Why was this implemented? Turkey is a predominantly Sunni Muslim country. In the years it was founded, the literacy rate was around 12%. And it would not be wrong to say that the imams of mosques, which were in almost every neighborhood, were more involved in people’s lives and influenced the public. We know this from some imams who cooperated with the British during the War of Independence of Turkey, 1919-1923. And with the collapsing of the Ottoman sultanate, the loss of the caliphate and the fear of losing the power of some of the imams made them cooperate with those who invaded their country. And they did this not only on the basis of religion, but also on ethnic identity. The most important thing to do in this situation should have been to implement laws in order to prevent this. As stated in the second of the first three unalterable articles of the Turkish constitution, “The Republic of Turkey is a democratic, secular and social state of law.”

For this reason, all kinds of religious symbols were removed from the public domain. Because if even one of them were allowed, it would have been against the principle of secularism, and the already overwhelming influence of the Sunni Muslim majority in the country would increase. 


However, the Western world pointed this law against free expression and life, by presenting Atatürk as a dictator, anything that is contrary to the founding principles of Turkey, and in a sense, contrary to the Republic of Turkey founded by Atatürk. According to our information and as most West politicians having influence at that time stated, they supported Tayyip Erdogan from the very beginning, supposedly saying in their own minds, “Yes, Atatürk was a dictator, but he was not our dictator, we need a dictator in our own hands”. Even if the EU says they do not support him sometimes, we can say that they use this just as a rhetoric, as EU countries have never come into conflict with the government of Tayyip Erdogan because it will influence the trade negatively.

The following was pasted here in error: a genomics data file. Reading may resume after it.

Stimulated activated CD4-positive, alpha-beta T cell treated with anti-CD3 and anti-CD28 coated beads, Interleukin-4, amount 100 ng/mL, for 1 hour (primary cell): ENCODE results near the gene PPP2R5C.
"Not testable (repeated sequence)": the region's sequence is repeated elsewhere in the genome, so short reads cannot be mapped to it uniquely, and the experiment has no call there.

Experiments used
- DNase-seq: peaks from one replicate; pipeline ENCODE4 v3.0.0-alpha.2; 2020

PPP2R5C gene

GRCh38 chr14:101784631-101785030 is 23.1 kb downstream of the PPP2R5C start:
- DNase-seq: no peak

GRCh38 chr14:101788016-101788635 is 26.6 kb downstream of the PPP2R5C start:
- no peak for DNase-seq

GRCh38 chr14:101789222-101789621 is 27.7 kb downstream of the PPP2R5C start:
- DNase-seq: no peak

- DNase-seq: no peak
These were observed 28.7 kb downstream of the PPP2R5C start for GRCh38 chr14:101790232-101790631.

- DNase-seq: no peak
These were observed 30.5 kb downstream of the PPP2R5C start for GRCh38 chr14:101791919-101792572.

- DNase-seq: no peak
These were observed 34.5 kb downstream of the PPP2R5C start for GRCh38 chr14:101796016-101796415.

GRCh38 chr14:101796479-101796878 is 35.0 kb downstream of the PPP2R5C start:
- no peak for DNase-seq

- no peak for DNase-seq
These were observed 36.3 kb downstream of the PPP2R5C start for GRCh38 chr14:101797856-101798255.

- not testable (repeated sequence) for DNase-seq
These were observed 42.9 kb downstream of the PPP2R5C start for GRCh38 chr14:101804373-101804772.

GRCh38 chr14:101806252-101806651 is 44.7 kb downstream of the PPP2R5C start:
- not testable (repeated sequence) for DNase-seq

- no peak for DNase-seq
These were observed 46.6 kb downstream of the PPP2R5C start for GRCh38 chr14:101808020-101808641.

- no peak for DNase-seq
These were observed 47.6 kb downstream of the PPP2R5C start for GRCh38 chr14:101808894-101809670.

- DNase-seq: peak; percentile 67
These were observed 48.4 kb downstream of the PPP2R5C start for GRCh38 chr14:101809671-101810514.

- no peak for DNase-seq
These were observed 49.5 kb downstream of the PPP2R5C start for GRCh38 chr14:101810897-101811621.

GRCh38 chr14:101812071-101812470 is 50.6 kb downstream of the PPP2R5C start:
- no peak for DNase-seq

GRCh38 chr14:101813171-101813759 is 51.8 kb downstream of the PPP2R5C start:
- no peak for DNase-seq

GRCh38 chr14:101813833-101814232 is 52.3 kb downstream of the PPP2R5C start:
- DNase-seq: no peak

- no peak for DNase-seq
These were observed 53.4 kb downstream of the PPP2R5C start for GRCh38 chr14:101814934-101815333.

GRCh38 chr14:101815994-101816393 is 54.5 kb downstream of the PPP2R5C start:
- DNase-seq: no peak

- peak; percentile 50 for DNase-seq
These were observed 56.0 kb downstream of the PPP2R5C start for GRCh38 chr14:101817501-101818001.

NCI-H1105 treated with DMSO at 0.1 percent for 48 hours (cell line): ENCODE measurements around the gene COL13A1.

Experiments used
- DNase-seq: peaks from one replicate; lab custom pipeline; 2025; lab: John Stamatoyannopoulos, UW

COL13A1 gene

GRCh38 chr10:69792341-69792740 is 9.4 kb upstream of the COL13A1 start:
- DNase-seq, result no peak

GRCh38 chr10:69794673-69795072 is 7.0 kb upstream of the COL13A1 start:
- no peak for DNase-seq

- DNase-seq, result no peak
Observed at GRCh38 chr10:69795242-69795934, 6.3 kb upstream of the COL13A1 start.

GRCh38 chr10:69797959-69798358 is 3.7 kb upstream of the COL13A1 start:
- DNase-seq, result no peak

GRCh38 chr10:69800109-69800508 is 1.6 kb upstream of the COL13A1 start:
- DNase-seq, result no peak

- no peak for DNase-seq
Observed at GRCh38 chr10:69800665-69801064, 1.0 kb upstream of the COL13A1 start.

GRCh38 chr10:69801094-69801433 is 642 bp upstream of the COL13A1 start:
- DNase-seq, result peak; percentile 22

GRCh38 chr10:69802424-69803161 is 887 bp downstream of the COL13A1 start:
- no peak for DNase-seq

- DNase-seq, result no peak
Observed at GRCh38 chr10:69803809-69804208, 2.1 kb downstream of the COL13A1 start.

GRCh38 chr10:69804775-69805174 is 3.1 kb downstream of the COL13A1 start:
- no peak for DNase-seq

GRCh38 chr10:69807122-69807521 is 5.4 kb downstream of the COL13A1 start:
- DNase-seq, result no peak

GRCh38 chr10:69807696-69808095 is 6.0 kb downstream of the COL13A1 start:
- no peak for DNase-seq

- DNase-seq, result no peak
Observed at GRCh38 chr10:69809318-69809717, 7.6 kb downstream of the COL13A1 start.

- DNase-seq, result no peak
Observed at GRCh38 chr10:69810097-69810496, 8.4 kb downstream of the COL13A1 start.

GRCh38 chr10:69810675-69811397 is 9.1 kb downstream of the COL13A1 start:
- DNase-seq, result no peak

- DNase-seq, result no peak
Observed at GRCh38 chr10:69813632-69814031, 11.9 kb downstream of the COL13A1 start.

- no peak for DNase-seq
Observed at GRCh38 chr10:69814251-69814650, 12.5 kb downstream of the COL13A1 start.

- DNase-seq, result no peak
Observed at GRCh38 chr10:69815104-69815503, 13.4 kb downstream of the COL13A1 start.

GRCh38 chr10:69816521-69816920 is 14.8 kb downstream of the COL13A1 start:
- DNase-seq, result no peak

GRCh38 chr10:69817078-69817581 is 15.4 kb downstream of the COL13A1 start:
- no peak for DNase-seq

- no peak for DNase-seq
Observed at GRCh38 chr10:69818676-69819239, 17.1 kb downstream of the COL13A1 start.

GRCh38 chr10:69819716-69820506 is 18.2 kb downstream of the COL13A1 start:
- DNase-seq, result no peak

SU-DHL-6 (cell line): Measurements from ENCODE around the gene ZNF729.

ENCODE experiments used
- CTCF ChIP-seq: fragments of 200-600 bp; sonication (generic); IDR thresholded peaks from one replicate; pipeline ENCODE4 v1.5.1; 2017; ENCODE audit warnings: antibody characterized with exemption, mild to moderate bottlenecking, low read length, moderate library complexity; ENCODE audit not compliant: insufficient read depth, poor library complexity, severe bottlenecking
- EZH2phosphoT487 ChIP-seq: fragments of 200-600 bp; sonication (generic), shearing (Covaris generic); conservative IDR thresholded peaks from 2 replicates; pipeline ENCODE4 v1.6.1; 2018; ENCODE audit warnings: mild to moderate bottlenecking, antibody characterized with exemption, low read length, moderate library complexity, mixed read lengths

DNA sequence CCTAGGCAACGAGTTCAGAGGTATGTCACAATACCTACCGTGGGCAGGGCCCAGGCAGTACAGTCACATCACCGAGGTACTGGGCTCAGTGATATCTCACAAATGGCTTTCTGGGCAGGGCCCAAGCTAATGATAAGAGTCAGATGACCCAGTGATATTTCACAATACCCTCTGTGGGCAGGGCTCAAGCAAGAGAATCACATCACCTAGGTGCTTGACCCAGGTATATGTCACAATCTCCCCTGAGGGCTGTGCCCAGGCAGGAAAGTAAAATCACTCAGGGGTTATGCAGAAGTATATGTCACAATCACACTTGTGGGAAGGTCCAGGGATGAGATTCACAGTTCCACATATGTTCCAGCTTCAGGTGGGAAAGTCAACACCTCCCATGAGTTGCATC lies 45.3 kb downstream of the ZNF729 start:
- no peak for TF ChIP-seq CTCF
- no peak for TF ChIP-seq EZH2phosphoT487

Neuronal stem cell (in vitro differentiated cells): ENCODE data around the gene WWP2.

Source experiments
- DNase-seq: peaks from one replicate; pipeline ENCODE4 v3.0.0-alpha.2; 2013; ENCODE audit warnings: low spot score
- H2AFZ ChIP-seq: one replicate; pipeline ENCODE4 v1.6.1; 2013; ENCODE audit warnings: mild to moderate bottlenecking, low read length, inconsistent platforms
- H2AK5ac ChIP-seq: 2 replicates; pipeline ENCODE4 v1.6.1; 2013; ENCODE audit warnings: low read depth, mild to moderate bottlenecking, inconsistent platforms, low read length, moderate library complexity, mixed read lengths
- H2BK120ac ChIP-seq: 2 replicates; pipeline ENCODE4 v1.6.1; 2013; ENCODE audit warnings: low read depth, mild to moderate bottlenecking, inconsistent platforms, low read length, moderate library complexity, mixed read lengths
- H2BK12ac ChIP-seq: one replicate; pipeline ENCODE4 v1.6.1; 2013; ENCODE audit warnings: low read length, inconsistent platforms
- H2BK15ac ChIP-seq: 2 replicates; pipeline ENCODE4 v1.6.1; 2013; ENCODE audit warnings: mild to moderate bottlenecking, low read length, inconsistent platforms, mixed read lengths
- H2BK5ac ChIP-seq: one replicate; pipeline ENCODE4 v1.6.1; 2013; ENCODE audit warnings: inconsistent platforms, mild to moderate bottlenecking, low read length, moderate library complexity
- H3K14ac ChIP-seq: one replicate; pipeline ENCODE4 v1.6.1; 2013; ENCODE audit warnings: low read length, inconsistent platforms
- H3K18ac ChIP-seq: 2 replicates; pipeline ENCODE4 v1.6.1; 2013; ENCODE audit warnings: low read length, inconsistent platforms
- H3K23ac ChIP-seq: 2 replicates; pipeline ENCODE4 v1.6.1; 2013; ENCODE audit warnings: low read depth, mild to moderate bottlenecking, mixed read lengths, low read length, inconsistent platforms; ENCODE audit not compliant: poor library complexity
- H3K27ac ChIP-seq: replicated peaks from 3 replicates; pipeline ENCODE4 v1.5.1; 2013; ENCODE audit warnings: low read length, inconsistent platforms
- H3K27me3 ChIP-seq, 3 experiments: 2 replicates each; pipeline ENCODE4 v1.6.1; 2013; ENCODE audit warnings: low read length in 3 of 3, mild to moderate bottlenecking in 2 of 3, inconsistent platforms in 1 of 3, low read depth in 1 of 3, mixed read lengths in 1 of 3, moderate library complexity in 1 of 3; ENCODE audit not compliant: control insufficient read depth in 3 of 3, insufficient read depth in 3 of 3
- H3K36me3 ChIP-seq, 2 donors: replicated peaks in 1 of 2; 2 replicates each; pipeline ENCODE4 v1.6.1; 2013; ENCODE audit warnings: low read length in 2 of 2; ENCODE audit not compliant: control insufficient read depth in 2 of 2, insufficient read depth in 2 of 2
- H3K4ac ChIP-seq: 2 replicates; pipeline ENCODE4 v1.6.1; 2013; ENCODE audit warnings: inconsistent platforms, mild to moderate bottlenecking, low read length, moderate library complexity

It is obvious what kind of result a country like Turkey has had with the so-called democratization pressure on Turkey’s founding laws, by putting aside its internal dynamics, history and culture. Just like what happened in Cihangir last week. 

If we go back to the video, it is a complete FETO tactic, especially if these three women wearing headscarves were given the task of detaining the young woman and acting while having in mind that these images will become widespread. FETO, too, had done its best to stir up every internal dynamic in Turkey and to materialize this.

Tayyip Erdogan and his government are aware of the bad situation of the country economically and socially. And it is very clear that they are thinking of creating an environment where they can put more pressure and increase the discomfort in the country by showing some dynamics dividing the society to “secular and non-secular” .

Isn’t that strange that Tayyip Erdogan his relatives and supporters behave in the same way with the FETO line tactics are still being applied while they are stating that they are against FETO movement?

Here the 3rd video: https://twitter.com/t24comtr/status/1408849571414003716

“The citizen, who reacted to the sound bomb thrown by the police at the Pride Parade, saying “The child is sleeping”, was detained by the police.

And as the police chief instructions orders “Go upstairs and take him!” that citizen on the balcony has been taken into custody also.